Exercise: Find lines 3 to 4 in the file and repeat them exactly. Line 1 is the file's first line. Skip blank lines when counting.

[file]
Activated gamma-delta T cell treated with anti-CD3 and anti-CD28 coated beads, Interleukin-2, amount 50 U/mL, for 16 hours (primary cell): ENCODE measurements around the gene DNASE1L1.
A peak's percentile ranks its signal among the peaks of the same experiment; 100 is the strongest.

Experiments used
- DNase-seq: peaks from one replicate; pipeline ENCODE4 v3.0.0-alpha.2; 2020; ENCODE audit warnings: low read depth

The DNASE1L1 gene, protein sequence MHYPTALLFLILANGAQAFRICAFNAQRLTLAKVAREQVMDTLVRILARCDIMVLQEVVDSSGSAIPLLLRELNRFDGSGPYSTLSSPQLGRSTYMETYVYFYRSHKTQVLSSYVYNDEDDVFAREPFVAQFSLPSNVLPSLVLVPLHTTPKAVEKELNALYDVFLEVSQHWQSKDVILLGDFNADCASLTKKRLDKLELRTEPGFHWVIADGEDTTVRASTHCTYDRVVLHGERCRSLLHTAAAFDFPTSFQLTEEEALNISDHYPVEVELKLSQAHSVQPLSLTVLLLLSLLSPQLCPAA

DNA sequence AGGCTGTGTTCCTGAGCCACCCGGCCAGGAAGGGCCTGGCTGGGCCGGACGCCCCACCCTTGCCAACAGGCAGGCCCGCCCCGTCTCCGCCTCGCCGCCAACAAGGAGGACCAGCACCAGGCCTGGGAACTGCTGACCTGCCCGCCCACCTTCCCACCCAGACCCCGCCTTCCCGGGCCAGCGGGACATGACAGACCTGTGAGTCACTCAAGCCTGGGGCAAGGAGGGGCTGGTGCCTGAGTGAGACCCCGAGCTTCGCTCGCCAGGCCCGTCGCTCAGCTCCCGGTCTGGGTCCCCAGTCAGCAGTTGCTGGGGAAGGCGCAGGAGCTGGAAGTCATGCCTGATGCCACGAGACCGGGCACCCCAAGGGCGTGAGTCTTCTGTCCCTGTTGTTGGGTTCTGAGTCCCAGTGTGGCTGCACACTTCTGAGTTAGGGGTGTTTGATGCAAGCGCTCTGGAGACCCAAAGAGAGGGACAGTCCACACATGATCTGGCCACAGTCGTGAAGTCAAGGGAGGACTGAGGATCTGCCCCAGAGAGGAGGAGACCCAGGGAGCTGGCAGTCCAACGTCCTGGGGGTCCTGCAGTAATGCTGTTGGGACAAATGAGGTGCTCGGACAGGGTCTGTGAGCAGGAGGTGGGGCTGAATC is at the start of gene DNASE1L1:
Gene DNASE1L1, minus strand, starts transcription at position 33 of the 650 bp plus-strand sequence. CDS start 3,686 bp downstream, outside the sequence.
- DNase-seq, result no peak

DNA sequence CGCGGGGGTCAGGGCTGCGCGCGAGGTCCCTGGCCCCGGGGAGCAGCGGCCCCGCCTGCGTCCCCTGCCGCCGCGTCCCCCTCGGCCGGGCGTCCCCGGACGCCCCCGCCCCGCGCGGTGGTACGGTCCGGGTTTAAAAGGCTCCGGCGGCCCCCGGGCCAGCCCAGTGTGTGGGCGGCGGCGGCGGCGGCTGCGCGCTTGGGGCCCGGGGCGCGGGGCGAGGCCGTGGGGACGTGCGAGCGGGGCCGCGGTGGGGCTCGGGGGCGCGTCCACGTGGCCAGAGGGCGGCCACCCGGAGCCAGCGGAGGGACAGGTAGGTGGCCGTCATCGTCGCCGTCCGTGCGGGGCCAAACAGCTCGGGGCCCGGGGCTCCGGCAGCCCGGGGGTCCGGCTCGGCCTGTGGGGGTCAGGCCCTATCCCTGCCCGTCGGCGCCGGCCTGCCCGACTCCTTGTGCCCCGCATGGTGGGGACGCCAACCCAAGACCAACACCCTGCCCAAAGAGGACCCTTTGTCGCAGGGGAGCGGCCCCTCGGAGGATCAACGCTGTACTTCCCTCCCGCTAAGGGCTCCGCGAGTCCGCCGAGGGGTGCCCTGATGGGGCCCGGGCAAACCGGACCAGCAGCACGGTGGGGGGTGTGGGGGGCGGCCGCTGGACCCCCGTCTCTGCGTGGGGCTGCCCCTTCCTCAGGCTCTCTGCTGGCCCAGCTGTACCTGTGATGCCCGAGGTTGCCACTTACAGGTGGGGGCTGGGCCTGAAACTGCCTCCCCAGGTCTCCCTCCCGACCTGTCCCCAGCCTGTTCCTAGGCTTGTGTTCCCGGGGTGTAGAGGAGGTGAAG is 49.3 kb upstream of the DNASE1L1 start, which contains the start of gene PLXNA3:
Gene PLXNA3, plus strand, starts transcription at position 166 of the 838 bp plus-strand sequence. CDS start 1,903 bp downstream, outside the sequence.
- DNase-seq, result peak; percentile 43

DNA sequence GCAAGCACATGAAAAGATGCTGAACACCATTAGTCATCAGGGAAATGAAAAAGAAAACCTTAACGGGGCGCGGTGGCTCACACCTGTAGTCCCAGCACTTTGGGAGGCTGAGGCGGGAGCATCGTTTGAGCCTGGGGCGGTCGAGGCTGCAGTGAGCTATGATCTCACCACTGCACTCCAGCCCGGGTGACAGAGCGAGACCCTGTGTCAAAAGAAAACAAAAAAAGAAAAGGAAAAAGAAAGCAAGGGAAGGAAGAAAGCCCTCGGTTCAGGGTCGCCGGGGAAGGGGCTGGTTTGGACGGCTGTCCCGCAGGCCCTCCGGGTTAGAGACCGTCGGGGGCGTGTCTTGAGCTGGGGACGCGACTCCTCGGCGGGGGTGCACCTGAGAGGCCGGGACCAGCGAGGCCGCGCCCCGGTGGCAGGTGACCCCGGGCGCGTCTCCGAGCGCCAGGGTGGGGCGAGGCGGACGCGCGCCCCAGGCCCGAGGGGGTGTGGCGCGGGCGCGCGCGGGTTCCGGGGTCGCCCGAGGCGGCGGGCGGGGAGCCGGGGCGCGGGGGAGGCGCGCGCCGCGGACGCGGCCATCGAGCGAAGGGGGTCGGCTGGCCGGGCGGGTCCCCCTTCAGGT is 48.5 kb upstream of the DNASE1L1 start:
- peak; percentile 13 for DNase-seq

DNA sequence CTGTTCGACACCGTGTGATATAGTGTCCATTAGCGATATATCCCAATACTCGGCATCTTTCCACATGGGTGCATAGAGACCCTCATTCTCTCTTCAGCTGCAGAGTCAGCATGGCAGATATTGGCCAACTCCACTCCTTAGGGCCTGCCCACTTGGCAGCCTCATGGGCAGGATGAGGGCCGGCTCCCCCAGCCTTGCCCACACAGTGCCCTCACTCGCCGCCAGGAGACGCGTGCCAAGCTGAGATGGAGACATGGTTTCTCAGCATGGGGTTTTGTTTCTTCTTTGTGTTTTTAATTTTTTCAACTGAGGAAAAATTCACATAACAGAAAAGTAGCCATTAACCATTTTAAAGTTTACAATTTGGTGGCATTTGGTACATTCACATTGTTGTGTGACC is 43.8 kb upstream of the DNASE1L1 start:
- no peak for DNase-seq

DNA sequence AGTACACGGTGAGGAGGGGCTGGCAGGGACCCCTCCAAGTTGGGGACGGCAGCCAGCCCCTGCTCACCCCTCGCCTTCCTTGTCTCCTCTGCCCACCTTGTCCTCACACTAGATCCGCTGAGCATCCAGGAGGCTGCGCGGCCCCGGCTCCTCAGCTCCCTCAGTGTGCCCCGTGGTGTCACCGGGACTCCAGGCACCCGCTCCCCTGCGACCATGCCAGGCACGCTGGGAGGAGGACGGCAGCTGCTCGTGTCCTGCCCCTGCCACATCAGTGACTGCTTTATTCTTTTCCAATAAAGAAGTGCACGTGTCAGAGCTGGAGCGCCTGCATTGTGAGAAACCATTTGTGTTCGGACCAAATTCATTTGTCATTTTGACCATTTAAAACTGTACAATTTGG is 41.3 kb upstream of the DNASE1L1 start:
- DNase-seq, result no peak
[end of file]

Experiments used
- DNase-seq: peaks from one replicate; pipeline ENCODE4 v3.0.0-alpha.2; 2020; ENCODE audit warnings: low read depth